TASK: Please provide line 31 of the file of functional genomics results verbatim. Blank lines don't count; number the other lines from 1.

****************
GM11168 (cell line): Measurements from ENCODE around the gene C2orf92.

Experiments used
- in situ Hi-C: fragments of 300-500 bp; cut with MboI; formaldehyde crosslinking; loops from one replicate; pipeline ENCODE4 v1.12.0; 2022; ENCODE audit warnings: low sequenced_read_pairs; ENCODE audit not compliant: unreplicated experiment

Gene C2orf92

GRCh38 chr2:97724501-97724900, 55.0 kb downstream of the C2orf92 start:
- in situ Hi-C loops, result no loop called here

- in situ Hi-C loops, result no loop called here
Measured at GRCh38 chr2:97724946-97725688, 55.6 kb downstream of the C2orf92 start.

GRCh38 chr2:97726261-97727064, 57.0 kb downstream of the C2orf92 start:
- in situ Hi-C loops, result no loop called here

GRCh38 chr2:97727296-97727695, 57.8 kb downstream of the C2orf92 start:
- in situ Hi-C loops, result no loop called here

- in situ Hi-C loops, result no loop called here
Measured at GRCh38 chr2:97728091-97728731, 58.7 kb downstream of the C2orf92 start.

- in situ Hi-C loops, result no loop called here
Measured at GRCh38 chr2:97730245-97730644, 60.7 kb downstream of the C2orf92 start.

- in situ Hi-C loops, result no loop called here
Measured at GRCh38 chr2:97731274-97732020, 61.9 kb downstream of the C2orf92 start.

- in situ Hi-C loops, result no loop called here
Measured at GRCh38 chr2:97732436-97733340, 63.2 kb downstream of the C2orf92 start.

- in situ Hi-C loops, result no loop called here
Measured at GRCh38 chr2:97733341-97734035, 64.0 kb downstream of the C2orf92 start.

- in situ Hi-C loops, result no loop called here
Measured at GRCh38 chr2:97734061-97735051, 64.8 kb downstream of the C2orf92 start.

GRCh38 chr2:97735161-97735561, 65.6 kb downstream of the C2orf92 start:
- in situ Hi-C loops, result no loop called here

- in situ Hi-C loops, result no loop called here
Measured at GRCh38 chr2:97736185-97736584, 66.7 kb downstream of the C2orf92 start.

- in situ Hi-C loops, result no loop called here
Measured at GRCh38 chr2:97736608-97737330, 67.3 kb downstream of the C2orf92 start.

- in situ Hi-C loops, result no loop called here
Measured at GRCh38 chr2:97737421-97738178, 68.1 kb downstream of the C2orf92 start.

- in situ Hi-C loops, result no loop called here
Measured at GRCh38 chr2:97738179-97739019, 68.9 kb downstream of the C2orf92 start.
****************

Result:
- in situ Hi-C loops, result no loop called here